Each Sydney YHA is “unique in their own way” says Jennifer from Sydney Central YHA. Not only are they unique, they are all steeped in history.
After spending a night in all three hostels, and doing a bit of research besides, I’ve discovered more about the rich past of each heritage site.
Sydney Harbour YHA
While Sydney Harbour YHA which opened in 2009, is the newest building, the site’s history dates back to 1795. The multi-award-winning three-storey YHA is built on stilts to limit the impact on the archaeological heritage site beneath it.
The Big Dig
Archaeological excavations revealed the foundations of early homes, hotels, a bakery and an abattoir as well as uncovering over a million artefacts. My guide, Alison Frappell, explains how the physical evidence together with oral history and historical records all contributed to the understanding of how the residents lived.
When I use the word ‘slum’ to describe the area, Frappell looks frustrated. She tells me that found items reveal that people who lived here in the 1800s had a better lifestyle and were more prosperous than first thought.
Little buttons, clay pipes smoked by the women of the day, foreign coins and broken ceramics from China and Japan, toys and even part of a large tea pot are carefully displayed alongside the sandstone outlines of cottage walls.
Frappell relates the story of Richard Byrne, an Irish rebel and stonemason who lived here with his large family in a little weatherboard cottage. Then there was George Cribb, after whom Cribb Lane is named, the local butcher who ran an illegal still.
The Site in the 1900s
After the homes were demolished in the early 1900s, large warehouses were built, the concrete footings still visible. Later the site was used as a bus depot and more recently as a car park.
Sydney Harbour YHA Today
Today, Sydney Harbour YHA in the Rocks shares the knowledge of Sydney’s recent history through their on-site education centre, tours and interpretation signage.
Railway Square YHA
You could be forgiven for thinking that the shed-like structure housing the Railway Square YHA is a new building, clad as it is in shiny silver corrugated iron. I suppose you’d be partly right. The hostel itself opened in 2004.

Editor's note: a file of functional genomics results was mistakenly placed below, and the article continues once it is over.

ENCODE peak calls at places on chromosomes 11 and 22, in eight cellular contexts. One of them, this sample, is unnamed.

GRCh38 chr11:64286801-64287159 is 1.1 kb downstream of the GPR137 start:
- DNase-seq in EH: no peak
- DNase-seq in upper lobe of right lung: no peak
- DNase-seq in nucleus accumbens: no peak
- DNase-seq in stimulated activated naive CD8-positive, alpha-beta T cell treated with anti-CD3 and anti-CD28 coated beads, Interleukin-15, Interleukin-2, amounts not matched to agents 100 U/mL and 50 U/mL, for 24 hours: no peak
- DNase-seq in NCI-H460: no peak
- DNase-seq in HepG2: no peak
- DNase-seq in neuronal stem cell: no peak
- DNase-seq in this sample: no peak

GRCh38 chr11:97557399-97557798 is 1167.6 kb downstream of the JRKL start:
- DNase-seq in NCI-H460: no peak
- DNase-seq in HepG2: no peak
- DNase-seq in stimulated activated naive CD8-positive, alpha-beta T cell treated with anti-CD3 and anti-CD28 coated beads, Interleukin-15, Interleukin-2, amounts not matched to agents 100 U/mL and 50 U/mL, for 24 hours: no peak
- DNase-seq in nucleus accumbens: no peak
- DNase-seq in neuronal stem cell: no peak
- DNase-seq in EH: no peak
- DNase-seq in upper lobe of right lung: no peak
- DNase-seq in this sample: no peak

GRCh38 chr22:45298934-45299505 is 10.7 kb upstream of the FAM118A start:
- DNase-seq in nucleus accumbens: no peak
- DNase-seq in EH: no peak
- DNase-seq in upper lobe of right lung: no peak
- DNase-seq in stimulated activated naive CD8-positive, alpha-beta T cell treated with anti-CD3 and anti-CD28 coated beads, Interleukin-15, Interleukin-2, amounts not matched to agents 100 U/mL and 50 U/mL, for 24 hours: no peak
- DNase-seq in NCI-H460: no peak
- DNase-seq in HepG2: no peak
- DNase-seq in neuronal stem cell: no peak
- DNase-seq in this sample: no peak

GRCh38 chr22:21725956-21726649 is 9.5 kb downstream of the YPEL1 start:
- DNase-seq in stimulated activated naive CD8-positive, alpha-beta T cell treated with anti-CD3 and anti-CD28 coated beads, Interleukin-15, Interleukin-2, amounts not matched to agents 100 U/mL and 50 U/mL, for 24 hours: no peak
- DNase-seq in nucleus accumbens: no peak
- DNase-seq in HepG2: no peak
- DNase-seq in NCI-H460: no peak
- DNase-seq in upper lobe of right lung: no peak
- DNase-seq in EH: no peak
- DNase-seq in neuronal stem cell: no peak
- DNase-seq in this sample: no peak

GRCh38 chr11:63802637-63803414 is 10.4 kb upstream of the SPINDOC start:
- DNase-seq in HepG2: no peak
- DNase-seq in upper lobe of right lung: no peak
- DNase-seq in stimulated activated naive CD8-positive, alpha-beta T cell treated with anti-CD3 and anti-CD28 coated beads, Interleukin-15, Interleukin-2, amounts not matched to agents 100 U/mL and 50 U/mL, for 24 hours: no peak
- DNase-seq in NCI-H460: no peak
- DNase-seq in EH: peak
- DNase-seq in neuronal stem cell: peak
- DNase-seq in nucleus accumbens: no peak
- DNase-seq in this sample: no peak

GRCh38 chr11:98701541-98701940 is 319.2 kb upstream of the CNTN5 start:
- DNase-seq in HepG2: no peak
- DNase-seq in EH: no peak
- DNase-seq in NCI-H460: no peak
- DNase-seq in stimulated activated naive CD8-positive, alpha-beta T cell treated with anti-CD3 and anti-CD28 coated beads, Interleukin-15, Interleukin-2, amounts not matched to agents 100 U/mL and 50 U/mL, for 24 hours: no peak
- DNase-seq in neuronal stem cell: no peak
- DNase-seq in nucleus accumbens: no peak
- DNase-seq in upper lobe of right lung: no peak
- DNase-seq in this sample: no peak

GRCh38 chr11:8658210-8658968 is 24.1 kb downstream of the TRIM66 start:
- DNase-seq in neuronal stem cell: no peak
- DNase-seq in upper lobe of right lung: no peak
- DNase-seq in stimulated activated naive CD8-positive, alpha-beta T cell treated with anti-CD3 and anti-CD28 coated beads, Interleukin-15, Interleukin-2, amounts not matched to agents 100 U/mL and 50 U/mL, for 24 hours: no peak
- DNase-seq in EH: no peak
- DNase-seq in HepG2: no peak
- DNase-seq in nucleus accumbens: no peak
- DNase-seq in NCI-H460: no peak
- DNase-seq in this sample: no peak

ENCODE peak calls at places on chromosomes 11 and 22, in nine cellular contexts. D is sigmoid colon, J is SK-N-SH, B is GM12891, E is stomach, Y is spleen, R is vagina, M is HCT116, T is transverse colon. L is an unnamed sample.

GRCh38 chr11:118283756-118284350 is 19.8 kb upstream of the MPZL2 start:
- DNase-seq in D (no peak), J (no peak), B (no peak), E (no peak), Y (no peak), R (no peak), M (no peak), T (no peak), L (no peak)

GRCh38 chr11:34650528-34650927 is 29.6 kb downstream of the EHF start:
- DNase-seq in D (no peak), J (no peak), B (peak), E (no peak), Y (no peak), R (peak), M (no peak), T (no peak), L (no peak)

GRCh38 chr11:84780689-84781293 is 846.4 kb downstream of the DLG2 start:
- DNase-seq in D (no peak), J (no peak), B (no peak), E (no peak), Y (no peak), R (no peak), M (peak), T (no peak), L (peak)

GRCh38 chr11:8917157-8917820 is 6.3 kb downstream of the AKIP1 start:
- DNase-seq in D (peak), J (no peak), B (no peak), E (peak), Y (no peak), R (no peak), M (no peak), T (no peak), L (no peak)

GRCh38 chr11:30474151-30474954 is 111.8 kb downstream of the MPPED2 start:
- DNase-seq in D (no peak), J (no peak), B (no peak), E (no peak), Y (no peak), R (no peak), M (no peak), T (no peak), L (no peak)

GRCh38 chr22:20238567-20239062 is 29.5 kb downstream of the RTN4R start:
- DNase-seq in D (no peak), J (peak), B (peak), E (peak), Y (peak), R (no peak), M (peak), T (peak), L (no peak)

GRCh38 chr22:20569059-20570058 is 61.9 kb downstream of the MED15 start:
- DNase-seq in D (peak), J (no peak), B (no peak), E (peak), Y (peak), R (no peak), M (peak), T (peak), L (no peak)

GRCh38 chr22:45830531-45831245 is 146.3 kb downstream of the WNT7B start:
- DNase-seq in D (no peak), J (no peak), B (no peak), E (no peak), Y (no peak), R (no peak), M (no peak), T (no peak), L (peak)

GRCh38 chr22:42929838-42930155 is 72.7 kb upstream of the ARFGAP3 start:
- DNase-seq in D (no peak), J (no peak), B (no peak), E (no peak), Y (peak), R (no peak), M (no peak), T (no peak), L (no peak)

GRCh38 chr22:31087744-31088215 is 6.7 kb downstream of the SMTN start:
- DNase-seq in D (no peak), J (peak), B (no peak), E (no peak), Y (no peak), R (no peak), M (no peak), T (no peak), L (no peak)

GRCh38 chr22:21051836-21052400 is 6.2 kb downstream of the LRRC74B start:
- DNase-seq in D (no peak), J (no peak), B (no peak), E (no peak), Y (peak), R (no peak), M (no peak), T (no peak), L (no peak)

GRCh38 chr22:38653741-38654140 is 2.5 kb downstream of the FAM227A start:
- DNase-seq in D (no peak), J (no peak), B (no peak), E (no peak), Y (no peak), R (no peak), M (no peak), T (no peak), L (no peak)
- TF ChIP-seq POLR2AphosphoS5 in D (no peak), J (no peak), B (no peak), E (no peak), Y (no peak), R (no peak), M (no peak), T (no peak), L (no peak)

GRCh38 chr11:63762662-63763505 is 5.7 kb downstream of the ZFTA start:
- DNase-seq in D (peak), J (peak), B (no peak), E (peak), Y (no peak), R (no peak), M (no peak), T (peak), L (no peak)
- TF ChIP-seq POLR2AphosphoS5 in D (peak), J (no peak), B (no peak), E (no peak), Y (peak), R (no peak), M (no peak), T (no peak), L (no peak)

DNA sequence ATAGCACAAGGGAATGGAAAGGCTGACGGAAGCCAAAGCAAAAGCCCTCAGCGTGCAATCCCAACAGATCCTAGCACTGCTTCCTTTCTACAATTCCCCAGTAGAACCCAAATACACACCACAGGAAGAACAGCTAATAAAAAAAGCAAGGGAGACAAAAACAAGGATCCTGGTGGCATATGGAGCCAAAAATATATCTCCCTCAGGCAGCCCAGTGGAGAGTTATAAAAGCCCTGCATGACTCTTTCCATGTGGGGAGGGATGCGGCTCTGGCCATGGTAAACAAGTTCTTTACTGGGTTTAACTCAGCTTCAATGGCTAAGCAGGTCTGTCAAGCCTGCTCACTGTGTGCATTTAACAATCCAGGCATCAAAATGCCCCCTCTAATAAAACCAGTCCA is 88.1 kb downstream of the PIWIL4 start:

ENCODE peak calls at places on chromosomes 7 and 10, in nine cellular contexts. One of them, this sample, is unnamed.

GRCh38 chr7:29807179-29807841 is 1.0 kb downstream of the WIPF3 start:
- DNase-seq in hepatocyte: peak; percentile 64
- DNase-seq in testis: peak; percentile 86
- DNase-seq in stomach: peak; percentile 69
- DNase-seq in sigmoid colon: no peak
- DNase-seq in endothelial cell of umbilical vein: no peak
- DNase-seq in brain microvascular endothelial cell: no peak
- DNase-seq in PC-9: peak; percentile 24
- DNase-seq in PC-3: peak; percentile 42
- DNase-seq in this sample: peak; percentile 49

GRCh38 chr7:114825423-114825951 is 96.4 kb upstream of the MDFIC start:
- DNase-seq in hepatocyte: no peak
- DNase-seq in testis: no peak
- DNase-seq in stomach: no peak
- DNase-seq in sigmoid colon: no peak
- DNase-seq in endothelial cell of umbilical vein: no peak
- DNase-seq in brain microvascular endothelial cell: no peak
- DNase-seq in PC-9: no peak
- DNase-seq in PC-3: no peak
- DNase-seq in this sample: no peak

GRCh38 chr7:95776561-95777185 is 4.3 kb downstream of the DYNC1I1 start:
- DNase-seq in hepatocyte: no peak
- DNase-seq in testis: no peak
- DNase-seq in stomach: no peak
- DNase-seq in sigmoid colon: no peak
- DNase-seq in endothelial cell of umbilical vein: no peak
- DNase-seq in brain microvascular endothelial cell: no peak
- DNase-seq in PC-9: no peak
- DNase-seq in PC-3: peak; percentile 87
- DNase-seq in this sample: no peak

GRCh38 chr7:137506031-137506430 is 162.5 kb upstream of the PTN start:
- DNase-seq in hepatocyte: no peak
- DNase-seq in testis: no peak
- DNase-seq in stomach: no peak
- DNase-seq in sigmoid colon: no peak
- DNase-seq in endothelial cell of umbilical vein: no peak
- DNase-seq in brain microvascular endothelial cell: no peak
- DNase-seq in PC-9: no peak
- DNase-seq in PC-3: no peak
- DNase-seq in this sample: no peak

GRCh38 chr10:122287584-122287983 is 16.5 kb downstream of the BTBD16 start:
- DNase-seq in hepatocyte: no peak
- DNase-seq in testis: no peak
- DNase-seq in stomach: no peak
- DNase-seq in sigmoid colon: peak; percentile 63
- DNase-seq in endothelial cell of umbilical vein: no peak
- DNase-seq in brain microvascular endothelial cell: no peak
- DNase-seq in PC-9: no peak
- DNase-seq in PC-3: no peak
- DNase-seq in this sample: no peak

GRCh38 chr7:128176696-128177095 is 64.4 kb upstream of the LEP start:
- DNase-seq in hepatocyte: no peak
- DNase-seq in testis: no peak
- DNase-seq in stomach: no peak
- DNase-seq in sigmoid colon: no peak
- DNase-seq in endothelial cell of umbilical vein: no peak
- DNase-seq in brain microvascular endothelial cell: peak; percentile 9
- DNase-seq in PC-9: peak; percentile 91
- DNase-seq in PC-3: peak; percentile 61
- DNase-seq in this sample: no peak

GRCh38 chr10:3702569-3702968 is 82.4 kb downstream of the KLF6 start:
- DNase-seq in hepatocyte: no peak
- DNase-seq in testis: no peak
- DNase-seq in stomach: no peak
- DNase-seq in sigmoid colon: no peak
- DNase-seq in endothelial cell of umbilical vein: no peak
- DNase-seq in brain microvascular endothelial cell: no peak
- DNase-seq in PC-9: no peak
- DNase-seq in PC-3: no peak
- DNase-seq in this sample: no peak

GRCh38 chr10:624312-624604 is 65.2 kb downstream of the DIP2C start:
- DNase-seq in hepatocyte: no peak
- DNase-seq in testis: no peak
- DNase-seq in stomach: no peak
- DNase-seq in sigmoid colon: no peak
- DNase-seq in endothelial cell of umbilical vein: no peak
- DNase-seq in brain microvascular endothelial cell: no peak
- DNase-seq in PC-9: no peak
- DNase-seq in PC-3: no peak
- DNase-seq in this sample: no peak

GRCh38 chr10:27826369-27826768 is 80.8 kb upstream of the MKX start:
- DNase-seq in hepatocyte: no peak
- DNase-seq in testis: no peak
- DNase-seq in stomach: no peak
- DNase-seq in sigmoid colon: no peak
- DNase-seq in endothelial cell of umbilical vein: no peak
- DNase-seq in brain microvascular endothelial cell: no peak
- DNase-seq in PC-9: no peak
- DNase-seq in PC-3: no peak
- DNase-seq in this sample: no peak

The Inwards Parcel Shed
However, from 1904 the building was the ‘Inwards Parcel Shed’, a clearing house for parcels. Next door, the Parcels Post Office (now the Adina Hotel) was constructed in 1910.
People would buy goods from the nearby department stores of Grace Bros (now Broadway shopping Centre), Marcus Clark (now home to Sydney TAFE) and Mark Foys (now Downing Centre), parcel them up and mail them to relatives in the country from the Parcel Post Office.
The original building was a corrugated iron shed supported by a timber structure. Fibreglass skylights provided natural lighting. That explains the skylight in my room.
Dean, the manager, explains that all the ‘purple beams’ are original Canadian hardwood.
While the interior is decidedly modern and has a lovely relaxed feel, a closer look reveals the ties that the building has to early rail history. There’s original signage and two well-worn parcel trolleys rest unused outside the front door. Huge sliding wooden doors stand open on either side of the new glass entrance.
Sleep in a Train Carriage
Two train carriages, fitted out to sleep four or eight, stand permanently at Central Station’s Platform 0. These specially insulated (for sound) replica carriages were built by the same Italians who made the original carriages. A careful look underneath them reveals the original train tracks.
Railway Square YHA may disguise its history, but there’s plenty to discover if you scratch the surface.
Note: The Railway YHA will close sometime in 2021 (date to be determined) to allow development over the site. It will open again in 2025. The Inwards Parcels Shed will be dismantled, bolt by bolt, and re-assembled in exactly the same spot!